Information to Insight: What’s in Your Personal Knowledge Management Toolkit?
What do you do with all the useful content you find on the Web? Read it immediately? Bookmark it to read later in an app like pocket or in your web browser? Hope you remember it later? Lose it?
People I meet often say that it’s exciting and overwhelming to deal with so much content every day. At work, at home, whenever they use the Web. If you’re feeling overwhelmed, pay attention to your digital practice—use a different tool or try a new method.
In my last post I wrote about adding new tools and methods to your digital practice (a To-do list app served as the example). When you’re planning a change in your digital practice, consider:
- your past experiences
- how you frame the presenting challenge
- the benefits of making a change, and
- what a digital tool or new method can do for you in the long run.
If you need to do research and do it well—for work or play—you’ll need a reliable system for finding, collecting, organizing, storing, and using web content.
Are you confident about your research skills? Happy with how you handle information? Good at keeping up with web content? It’s OK if you’re not there yet, doing solid research and managing web content can be a challenge.
It’s easy to get sloppy, so start by figuring out a strategy, making a plan, and finding some helpful tools. Decide on a process or combination of steps that will take you through finding, tracking, using, and sharing the content you need every single day. Bad habits lead straight to confusion, unnecessary work, wasted time, losing important stuff from the Web, and watching energy swirl down the drain. Get hold of your situation:
- what needs to happen?
- describe how you’d like to work with web content–write on it, add sticky notes, add labels, organize more…
- identify the web content that you’ll start collecting, commenting on, or tracking
- figure out if and how you’ll organize your own and other people’s content
- test out some tools
It seems like we consume more web content every day, and that means we need access to our digital stuff (content) on different devices (phones, tablets, desktops, laptops, etc.) for different reasons. A digital practice includes the hardware, software, and apps we use along with the experience, knowledge, and skills it takes to get everything done.
Improve your digital practice and it will be easier to take advantage of digital content for your research. Alone, in teams, or across organizations, people are creating digital libraries of resources and research with personal knowledge management tools like today’s example, Diigo.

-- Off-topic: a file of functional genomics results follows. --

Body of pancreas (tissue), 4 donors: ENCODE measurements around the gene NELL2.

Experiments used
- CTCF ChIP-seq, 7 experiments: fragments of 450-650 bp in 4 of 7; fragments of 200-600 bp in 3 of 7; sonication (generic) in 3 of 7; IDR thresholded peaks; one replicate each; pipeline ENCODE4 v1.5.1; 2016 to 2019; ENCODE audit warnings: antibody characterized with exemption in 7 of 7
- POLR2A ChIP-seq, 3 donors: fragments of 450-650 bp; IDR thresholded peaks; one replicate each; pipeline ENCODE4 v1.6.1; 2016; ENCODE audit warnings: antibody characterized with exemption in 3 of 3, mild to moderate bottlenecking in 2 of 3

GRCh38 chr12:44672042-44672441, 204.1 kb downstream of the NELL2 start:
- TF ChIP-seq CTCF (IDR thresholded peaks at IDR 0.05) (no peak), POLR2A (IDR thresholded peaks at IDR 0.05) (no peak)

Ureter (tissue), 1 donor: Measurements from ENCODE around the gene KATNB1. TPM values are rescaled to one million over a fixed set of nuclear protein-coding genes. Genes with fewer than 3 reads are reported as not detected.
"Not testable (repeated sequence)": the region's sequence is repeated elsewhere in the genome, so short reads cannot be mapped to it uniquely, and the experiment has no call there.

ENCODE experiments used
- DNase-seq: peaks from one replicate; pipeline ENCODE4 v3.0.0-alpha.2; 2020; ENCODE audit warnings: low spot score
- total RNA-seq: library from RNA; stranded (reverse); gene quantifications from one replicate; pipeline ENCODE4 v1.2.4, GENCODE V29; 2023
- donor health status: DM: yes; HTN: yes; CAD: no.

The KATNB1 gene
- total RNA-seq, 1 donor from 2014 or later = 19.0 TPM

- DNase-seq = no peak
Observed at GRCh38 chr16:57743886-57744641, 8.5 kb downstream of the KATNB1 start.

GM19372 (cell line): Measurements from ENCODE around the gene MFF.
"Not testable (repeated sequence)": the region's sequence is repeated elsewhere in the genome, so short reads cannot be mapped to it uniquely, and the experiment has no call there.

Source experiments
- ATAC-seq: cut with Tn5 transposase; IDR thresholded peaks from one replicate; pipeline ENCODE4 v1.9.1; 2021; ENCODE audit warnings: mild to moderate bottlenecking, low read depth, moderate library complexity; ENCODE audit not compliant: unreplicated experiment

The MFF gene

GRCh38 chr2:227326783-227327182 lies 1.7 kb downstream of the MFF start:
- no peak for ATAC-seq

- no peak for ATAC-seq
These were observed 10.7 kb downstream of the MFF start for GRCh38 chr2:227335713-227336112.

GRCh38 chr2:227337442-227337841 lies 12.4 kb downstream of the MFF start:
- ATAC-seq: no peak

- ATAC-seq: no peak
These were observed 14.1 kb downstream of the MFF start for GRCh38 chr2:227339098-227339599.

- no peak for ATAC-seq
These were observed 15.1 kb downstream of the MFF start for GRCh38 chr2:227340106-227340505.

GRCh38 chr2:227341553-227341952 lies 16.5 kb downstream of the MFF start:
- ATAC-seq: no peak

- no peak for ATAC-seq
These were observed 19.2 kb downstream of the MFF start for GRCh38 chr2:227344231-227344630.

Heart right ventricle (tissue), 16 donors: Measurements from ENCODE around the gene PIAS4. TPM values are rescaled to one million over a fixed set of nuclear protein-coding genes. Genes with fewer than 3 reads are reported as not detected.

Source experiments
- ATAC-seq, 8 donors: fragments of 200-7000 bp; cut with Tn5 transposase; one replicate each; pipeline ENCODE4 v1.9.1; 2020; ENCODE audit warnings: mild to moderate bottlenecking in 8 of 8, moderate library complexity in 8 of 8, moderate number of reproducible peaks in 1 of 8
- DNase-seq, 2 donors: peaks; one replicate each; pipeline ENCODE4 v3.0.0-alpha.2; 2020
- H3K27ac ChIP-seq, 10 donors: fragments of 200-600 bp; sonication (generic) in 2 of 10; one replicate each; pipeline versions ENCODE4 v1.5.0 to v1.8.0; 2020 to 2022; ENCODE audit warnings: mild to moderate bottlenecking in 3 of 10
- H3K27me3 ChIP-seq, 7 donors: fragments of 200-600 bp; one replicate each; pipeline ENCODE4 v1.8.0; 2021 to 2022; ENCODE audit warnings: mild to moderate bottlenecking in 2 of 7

Pronounced as Dee’go, it is an abbreviation for “Digest of Internet Information, Groups and Other stuff.’
It’s easy to appreciate a personal knowledge management tool that will help you:
- read productively
- research effectively
- keep up with pieces of content you find on the Web
- curate the content you care about.
I believe that using personal knowledge management tools can change your relationship to digital content. You’ll be less stressed about how much content you deal with, what you may have saved once, or where to look for whatever you need. Your energy will be better spent:
- getting personal with valuable web content—take screenshots / make notes right there / save pages / find what you save when you need it / keep your research private or share it
- curating content—pull it together / comment / use web content to show a perspective / let people know what you’re about
- keeping track of the building blocks you’ll need for bigger stories—facts, figures, examples, explanations, metaphors, connections, and so on
- learning from what other people share.
As you think about tools and methods for your digital practice, pay attention to how you like to work now and the time you’ll have to learn. Be honest about how much change you can handle and whether or not you’ll follow through. Pick tools you can use to deepen your understanding or develop new perspectives—the best tool won’t help if it’s not a good fit for you.
Can Your Research Tools Do Digital?